Her goal is simple: empower women to grow and develop their careers in this field. In honour of International Women’s Day, we caught up with the founder of Women in 5G, Caroline Morris.
I have been working in Technology for over 12 years, mainly in Mobile Networks and pretty much spent all my early years in this industry being one of a handful of women in my department. Although over the last ten years we have seen much more accountability being placed on employers to see a more balanced gender split by setting clear goals on ratios and transparency on income, there still remains a worrying trend.
Attending industry events is something I have actively taken part in over my career and disappointingly have seen very little change over this time to the diversity level. In September 2020, yes in the midst of a pandemic, I decided that something needed to change and just starting thinking if there was something I could do to help? How could we change the habit of consistently seeing a sea of middle-aged men in suits and inject more vibrancy, energy and ultimately, diversity to this Industry? This is where Women in 5G was created.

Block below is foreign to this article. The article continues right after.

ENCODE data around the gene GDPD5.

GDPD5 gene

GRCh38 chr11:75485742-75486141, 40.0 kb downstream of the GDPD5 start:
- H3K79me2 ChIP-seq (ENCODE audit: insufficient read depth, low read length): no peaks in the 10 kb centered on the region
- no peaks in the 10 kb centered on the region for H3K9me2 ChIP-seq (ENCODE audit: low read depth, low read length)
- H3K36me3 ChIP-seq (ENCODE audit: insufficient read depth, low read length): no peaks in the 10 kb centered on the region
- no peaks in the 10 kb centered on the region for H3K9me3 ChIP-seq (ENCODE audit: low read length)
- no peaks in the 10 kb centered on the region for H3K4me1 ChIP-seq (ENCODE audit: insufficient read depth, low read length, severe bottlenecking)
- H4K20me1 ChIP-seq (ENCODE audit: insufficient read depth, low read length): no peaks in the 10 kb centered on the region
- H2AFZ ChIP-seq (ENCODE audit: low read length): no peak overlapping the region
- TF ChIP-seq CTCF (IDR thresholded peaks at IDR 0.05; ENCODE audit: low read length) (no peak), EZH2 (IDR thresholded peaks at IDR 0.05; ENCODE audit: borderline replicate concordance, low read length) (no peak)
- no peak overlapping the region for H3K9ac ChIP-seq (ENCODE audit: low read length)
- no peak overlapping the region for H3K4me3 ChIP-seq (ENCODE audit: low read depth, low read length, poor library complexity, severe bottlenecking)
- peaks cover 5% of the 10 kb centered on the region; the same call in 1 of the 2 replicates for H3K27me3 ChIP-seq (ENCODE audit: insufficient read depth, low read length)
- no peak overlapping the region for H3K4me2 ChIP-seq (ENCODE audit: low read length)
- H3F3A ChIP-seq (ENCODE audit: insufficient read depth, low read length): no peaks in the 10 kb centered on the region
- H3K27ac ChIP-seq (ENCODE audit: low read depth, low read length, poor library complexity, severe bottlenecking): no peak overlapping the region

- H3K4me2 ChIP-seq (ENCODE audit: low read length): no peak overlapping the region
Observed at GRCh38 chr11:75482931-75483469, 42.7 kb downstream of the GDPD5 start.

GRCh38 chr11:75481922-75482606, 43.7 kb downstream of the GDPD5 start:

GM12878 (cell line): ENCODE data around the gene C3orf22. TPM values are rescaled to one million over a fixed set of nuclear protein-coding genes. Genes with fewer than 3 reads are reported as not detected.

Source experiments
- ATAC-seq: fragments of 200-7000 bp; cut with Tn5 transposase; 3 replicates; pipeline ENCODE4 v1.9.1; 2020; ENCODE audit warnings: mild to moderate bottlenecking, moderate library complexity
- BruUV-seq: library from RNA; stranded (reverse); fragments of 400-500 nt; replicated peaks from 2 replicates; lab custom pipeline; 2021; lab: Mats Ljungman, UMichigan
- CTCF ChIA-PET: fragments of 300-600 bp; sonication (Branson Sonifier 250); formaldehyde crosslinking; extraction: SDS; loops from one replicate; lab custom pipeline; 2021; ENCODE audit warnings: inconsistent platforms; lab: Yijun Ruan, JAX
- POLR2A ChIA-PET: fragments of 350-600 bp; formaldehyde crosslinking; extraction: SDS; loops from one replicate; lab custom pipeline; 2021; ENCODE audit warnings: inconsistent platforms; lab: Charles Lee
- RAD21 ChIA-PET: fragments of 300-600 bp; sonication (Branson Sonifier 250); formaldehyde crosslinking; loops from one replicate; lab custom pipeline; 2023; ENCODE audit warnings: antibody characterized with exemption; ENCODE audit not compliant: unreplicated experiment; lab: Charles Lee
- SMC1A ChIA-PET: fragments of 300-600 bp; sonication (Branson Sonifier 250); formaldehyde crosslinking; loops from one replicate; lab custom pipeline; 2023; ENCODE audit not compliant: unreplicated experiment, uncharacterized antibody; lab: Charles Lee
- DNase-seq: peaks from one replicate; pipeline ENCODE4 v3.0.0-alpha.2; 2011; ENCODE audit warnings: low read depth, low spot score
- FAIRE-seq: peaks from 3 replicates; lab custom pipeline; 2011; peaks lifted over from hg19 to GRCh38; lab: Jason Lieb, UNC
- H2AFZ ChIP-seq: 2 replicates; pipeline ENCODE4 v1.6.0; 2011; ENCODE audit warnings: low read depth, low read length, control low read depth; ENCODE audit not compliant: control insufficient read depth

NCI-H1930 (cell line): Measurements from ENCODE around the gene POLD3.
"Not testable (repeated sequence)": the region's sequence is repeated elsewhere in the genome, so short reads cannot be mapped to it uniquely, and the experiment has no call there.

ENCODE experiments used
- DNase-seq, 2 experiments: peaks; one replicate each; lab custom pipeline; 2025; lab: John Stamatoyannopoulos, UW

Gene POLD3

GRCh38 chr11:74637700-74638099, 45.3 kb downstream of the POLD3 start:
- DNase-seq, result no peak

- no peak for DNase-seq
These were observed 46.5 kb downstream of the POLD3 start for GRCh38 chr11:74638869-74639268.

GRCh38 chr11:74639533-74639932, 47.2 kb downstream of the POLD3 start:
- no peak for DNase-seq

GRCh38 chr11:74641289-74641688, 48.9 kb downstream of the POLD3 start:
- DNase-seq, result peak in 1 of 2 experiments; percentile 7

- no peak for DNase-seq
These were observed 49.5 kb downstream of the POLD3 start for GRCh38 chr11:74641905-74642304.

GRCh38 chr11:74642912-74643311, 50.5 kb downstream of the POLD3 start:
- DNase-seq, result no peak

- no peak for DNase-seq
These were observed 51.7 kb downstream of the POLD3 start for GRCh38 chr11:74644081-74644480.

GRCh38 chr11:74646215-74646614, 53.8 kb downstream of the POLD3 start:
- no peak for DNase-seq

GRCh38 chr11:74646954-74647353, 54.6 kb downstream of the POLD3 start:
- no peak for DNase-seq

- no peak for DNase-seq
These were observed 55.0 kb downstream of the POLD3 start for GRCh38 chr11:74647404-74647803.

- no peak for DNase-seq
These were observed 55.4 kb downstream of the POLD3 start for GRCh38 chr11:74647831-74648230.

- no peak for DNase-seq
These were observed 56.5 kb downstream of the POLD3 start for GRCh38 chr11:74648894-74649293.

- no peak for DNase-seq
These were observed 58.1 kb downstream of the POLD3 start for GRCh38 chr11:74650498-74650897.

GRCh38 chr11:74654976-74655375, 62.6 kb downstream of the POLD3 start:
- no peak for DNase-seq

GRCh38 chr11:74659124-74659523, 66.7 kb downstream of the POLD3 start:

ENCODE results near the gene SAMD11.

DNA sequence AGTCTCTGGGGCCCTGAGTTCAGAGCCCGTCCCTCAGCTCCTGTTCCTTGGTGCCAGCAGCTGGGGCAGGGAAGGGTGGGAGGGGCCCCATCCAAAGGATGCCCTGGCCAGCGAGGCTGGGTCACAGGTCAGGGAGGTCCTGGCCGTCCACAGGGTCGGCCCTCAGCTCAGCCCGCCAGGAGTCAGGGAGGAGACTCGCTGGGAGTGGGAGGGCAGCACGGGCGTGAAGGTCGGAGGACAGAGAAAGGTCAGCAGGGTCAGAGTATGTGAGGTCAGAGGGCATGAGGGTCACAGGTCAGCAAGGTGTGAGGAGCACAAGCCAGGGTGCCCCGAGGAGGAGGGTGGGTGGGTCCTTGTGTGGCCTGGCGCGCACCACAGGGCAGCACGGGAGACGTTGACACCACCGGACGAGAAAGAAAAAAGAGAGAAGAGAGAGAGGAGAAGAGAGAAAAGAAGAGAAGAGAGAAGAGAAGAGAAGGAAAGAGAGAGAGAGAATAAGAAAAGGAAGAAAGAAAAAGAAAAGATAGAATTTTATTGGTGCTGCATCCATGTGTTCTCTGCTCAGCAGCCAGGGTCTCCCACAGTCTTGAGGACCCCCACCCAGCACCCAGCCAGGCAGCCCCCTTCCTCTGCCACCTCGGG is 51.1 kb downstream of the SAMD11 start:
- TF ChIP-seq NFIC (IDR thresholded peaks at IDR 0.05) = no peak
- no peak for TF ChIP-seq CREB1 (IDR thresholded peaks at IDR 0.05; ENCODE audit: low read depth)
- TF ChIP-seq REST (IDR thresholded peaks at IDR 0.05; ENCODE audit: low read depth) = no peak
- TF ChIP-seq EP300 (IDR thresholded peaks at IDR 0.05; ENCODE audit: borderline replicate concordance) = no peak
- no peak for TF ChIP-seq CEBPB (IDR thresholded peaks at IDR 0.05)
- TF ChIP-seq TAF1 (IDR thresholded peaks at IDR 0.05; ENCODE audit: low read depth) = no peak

I decided to start a platform, a talent pool of women to allow a network to develop, something people felt part of, from entry-level roles all the way through to Execs. Sharing top industry news & events to generate interest, sharing career opportunity and celebrating successes and creating role models in this field. We want to help inspire future generations by partnering with schools and universities and help demystifying the wealth of amazing careers in Telecoms, celebrating the real “Faces of 5G” and help shake off the belief that only people who want to write code are able to work in Technology.
Women in 5G: the vision for the future
We are in the process of signing a partnership with a Global event producer which will allow us to have a presence at these major events, with the ambition that we can generate a lot more interest and allow more women to feel part of something and hopeful tackle some of the challenges we see in getting women to be more visible in the industry and start attending more events. Once we can get numbers increased – this will lead to more active involvement whether joining break out “round table” discussions or join a panel of experts in future events or a keynote etc.
We want to create a new normal, where women at all levels of their career want to be heard at these events, it becomes part of their career goals. The absolute dream is that it becomes normal that instead of a sea of men in suits, it’s an enriched balance of different genders, cultures and ages to inject life and diversity into not only the event space but into Telecoms across the board.